Raised pavement markings—often called RPMs—are reflective roadway markers that are made of plastic, ceramic, or metal. They are used to improve visibility in traveled areas and last through traffic, weather, temperature changes, and sun exposure. However, basic pavement markers often don’t hold up to the damage caused by snowplows. Here, we explain the benefits of raised pavement markings, provide advice on the best markers for plowed roadways, and explain how to apply heavy-duty snowplowable raised pavement markers to road surfaces using existing castings.

Why Use Raised Pavement Markers?

Road reflectors provide visual cues for motorists in parking lots, driveways, loading dock areas, on roadways, and for temporary use in construction zones. One- and two-way snowplowable raised pavement markers (3M™ 190) feature a polycarbonate body and lens and are manufactured in a range of colors, including yellow, white, blue, yellow and red, white and yellow, and white and red. 

Note: As with other traffic control devices and signals, choose your color based on intended use, considering any color cue requirements that may be in place—for example, white to indicate shoulder markings, yellow for lane separation, or red for no passing or restricted access.

Follow roadway marking guidelines when applying: Pair white markers with white lines and yellow markers with yellow lines. Two-way markers should be applied with the red face positioned to alert motorists if they’re driving in the wrong direction.

Benefits of raised pavement markers include:

  • Improves visibility in any conditions
  • Offers reflectivity on wet and dry surfaces
  • Adheres to both pavement and concrete surfaces
  • Provides luminance even in winter frost and snow conditions
  • Vibration from tires crossing over pavement markers can alert to lane departure
  • Abrasion-resistant lenses provide high visibility throughout the use period
  • When used as a delineation device, you may spend less time repainting or repairing pavement markings

Where to Install Road Reflectors

Reflective roadway markings are important visual tools for use in public parking areas such as shopping mall lots and garages, for better attention in construction zones, to highlight pedestrian crosswalks, to bring attention to curbs, and to improve visibility on ramps or dimly lit roads. Because these raised reflectors are designed to withstand regular traffic, and snowplowable options are even stronger, they may last two to three years before replacement is necessary.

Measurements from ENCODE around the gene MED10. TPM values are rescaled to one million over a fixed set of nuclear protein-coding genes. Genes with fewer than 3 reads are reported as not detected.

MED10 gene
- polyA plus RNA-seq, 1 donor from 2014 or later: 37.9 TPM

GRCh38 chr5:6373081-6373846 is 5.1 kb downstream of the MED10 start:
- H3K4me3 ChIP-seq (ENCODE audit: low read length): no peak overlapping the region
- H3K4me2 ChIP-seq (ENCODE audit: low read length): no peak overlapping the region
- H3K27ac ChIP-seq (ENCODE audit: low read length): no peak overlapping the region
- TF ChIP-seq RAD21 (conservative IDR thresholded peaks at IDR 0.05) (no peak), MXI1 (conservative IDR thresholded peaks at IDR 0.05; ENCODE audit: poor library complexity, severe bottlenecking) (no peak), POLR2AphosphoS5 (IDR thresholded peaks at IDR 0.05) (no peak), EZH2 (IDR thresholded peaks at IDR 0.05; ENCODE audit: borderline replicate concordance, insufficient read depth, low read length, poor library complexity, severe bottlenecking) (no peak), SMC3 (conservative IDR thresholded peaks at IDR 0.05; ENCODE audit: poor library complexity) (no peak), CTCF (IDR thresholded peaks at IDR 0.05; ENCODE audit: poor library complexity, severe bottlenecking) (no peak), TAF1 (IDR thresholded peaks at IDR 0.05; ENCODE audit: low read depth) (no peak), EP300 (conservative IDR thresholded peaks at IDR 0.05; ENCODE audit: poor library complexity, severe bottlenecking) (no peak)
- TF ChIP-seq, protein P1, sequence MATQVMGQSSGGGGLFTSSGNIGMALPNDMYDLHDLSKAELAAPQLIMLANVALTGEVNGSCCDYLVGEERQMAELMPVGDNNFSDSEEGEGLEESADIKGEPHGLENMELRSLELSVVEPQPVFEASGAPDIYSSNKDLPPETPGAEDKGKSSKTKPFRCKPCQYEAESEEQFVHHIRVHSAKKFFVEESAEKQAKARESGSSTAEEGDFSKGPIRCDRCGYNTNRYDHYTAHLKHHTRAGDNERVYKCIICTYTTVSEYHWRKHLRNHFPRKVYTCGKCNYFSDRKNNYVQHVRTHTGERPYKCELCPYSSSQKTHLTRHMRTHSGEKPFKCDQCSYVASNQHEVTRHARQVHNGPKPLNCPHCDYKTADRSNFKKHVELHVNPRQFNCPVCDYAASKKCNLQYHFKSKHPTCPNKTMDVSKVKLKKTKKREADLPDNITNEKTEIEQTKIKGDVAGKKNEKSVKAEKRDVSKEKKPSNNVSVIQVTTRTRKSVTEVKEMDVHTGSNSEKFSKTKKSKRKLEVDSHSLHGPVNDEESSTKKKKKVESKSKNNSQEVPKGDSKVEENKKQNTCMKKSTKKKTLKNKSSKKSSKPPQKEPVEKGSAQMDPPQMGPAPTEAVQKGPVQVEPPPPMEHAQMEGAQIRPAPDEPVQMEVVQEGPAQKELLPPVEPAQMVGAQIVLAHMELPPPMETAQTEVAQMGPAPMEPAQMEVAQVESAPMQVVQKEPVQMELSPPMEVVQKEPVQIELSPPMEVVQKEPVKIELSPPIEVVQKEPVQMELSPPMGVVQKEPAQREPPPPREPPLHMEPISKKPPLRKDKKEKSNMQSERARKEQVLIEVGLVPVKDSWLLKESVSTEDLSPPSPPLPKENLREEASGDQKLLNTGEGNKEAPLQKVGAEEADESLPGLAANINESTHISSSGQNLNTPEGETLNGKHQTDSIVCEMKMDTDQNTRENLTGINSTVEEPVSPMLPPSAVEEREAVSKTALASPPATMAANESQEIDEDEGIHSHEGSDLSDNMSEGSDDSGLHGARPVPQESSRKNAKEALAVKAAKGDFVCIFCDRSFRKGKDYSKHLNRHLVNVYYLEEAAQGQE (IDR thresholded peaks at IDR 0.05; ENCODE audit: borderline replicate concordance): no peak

What Pavement Markers Withstand Snowplowing?

Special use roadway markers, such as the 3M™ Snowplowable Raised Pavement Markers (SPRPM), improve visibility even in snowy climates—and can withstand damage from plows and other vehicles. But, proper application is necessary to ensure the pavement markers remain in place through snow removal processes.

How to Install Raised Pavement Markers

snowplowable raised markers

The 3M™ Snowplowable Raised Pavement Markers are available with or without pre-applied adhesive and are designed to install within cast iron housings that are set into the ground. Follow these steps for installing replacement raised pavement markers inside existing cast iron housings.

Please note: The pavement marker castings must be properly installed in the pavement using the industry-recommended adhesive. Snowplowable markers will not perform as intended if installed without the iron castings.

  1. When applying plowable pavement markers, it is recommended that the air temperature is at least 50 degrees F and rising.
  2. Before installing replacement pavement markers, remove the old markers and any adhesive or pad material, then clean out all debris, rust, and contaminants: Dirty castings will reduce the performance of new pavement marking applications. Air or sandblasting ensures debris has been cleared away.
  3. Peel away the release liner from the back of the replacement pavement marker. Apply epoxy or adhesive to the center-back of the marker. The adhesive should be applied in a bead, approximately ⅜ inch wide.
    • While butyl pads are ideal for temporary installation or use in lower-traffic areas, adhesive such as epoxy provides a more reliable application.
  4. Place the marker into the existing casting, then apply pressure with your foot, pressing down for three to four seconds until adhesive seeps around all edges and corners. This is an indicator that the adhesive is covering the marker bottom in a uniform manner.
    • If adhesive covers the reflective lense, wipe away the excess with a moist cloth to prevent reflectivity loss.
  5. When the adhesive or epoxy is set, traffic may resume.

raised markers diagram

While snowplowable raised pavement markers are designed to withstand impact from snowplow blades, added care while clearing snow can improve the lifespan of these roadway markers. Lifting the plow when the surface doesn’t require clearing can reduce wear and tear from scraping plow blades. Replacing damaged markers can improve the lifespan of the application overall.

Raised pavement markings are important traffic control devices, but in areas where snow, ice, and plows are common, you need a heavy-duty option. Choose snowplowable raised pavement markers, like the reflective polycarbonate markers from 3M™, that are designed to withstand snowplow blades and heavy traffic. Explore our Resource Center for additional information and tips for pavement marking.